The Big Ugly Monster
If you’ve been a leader for any length of time, you know “the monster” and the feeling that comes from facing it all too well. It’s the person who approaches you after a sermon and says, “Pastor, can I give you some feedback?” and you see the one page of single-spaced notes they have taken. It’s the email after a leadership meeting with the subject title that reads, “A few thoughts…”.
You feel the anxiety in your stomach. You play out possible scenarios and your response in your head. The big ugly monster keeps you up at night.
It’s the monster we don’t want to face. And yet we must.
Leadership: does pride or humility follow it?
There are some who say that being in a leadership position naturally lends itself to pride. I understand what they mean. Sometimes leaders take the spotlight, have the mic and always get the last word.
When this paradigm of leadership is adopted, leaders think of themselves more highly than they ought to, and pride becomes their default and their downfall.
When leadership is all about you, of course pride is the danger.
However, leadership can be one of the most humbling and refining instruments in God’s toolbox.
Why do I think so? Because as I lead, I realize more clearly than ever than those who I lead have to deal with…me.
My annual review has refreshed this concept for me.
I set up an anonymous online form in which any staff member, no matter where they are positioned in our organizational chart, was able to anonymously answer 4 questions:
The questions were:
1. What is Chris doing well and should continue doing?
2. What should Chris stop doing?
3. What should Chris change or do differently?
4. Is there anything else you would like to say?
I received 18 anonymous surveys that were sent directly to my Lead Pastor. He then went through each one and summarized the main takeaways.
Facing the Monster
Here are a few of my reflections on facing the scary monster of feedback and criticism:
1. It’s not as bad as you think
Through this process, I was reminded again that even the feedback that stung wasn’t all that bad. The main reason for this was because I choose to receive it with a growth mentality, rather than a defeatist mentality. I have learned that when faced with feedback, I have the power to choose how I will receive it. Instead of allowing it to defeat me, I choose to use it to develop me.
When it comes to the difficult topic of feedback and criticism, we go to the worst-case scenario.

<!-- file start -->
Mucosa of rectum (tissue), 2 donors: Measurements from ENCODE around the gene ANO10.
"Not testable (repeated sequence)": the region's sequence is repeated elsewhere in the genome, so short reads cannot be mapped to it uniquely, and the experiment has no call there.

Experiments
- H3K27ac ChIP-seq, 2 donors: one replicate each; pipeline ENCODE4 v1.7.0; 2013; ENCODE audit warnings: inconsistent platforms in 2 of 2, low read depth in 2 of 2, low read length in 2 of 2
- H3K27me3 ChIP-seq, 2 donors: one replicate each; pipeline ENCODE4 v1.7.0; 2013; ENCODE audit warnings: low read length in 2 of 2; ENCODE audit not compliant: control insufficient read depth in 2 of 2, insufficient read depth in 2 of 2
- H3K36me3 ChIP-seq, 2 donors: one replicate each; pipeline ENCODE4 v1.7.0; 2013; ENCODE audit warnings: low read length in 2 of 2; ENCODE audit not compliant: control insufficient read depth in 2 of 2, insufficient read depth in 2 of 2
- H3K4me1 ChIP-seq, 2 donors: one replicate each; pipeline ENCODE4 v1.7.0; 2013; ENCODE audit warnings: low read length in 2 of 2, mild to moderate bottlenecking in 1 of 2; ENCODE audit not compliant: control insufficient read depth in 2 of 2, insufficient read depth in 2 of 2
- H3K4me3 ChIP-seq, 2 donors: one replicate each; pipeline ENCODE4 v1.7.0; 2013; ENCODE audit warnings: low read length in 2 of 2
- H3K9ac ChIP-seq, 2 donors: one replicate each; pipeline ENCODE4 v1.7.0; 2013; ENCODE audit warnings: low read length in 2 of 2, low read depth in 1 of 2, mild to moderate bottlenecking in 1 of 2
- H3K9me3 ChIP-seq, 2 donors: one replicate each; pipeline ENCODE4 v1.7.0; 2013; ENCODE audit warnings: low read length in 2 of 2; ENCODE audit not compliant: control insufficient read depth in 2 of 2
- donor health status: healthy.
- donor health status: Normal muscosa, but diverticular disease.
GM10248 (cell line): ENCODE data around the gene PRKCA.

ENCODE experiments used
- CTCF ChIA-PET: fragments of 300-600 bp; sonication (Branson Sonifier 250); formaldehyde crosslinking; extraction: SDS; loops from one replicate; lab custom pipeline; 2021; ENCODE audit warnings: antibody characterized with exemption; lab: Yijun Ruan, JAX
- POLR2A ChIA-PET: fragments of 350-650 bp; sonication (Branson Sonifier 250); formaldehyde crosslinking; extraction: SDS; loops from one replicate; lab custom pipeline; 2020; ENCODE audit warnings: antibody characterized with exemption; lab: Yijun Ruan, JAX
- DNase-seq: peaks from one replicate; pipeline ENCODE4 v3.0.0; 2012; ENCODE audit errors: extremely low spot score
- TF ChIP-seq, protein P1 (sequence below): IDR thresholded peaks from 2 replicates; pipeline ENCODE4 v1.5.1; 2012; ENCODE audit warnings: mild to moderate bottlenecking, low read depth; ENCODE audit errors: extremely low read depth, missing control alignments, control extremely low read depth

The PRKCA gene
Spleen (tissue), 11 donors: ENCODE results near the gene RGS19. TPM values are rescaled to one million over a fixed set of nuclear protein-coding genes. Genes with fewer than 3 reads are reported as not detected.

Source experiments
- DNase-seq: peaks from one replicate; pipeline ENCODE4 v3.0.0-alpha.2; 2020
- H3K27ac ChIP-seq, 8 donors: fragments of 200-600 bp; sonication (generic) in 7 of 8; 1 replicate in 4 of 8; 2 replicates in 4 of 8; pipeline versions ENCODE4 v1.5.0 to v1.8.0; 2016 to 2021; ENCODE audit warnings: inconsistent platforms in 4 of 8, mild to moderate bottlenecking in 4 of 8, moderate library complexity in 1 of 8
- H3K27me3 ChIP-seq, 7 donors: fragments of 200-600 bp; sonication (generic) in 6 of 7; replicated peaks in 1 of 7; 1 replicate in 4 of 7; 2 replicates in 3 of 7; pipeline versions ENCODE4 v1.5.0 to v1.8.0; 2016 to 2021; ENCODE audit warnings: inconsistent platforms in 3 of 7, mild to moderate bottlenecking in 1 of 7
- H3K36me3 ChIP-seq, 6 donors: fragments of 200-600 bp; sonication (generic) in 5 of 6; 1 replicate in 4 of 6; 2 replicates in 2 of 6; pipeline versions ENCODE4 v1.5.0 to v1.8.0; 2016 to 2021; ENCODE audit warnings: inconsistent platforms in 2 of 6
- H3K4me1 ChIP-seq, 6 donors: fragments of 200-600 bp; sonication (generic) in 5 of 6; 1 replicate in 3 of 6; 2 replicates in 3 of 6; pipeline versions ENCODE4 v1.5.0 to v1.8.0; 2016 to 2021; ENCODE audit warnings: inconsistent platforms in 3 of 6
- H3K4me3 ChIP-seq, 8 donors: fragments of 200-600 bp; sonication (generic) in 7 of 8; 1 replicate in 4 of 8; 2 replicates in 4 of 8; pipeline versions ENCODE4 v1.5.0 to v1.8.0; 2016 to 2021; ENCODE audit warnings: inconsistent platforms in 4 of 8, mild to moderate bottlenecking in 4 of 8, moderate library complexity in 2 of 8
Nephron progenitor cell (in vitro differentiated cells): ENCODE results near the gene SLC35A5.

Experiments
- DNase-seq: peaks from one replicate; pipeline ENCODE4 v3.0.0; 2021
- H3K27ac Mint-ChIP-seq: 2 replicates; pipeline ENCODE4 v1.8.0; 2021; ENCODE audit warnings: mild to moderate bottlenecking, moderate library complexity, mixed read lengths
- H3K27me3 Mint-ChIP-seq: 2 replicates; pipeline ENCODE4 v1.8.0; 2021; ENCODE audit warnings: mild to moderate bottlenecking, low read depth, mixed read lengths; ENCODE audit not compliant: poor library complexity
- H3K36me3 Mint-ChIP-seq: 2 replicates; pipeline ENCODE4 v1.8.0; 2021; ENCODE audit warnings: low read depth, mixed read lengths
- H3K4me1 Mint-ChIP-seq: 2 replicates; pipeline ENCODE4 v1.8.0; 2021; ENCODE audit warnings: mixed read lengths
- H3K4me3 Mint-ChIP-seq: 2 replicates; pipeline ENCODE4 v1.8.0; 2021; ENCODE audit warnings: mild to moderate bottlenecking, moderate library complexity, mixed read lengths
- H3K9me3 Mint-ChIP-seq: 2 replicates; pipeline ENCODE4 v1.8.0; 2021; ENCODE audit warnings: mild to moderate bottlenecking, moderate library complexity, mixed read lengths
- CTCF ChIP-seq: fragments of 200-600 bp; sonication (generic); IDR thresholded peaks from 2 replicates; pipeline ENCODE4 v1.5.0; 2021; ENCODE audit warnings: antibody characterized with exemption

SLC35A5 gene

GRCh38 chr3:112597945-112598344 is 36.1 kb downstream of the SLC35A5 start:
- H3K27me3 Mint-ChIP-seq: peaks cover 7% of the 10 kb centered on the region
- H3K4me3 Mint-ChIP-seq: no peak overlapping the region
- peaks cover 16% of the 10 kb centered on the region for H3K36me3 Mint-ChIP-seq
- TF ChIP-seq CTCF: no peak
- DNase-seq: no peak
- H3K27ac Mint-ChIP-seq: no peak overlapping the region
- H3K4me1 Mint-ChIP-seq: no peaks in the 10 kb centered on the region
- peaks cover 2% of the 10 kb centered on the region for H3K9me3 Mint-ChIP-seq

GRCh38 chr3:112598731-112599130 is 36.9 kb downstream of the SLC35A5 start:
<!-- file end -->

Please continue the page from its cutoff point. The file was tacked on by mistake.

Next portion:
I don’t think this has to be the case. I left my review feeling more encouraged and receiving more clarity on how to grow moving forward.
Why was I energized? I was reminded that God continues to use my strengths in communication, vision, leadership and preaching to build CA Church.
2. It’s more necessary than you think
This review again exposed all of the weak spots I am aware of: impatient for progress and typically driven toward tasks rather than people. But it also exposed things I didn’t even know existed like being distracted by technology in a staff prayer time or a failure to make one decision in a timely matter that negatively affected a group of people.
It is vital for any growing leader to provide avenues where people can be real with you. Mining for feedback is more necessary than you think because as a leader, you model a growth mindset for your team. Feedback should be a normal, everyday process in a healthy team. Yet often, as leaders, we are good at giving feedback, but not so great at providing avenues for our own evaluation and performance.
If you step out as the leader and ask for honest feedback, you model that it should be sought after is a normal part of leadership and can be used as an agent of growth for any ministry or organization.
3. The gospel is more functional than you think
I don’t think there is anything more effective than feedback to make the gospel real to you in your role as a leader. As Christians, we give intellectual attestation that we do not find our identity in our work, but often times we place it on our performance.
Receiving feedback makes the gospel granular as it forces us to answer the question: am I defined by my work or by Jesus’ work?”
This applies both to my strengths and my weaknesses: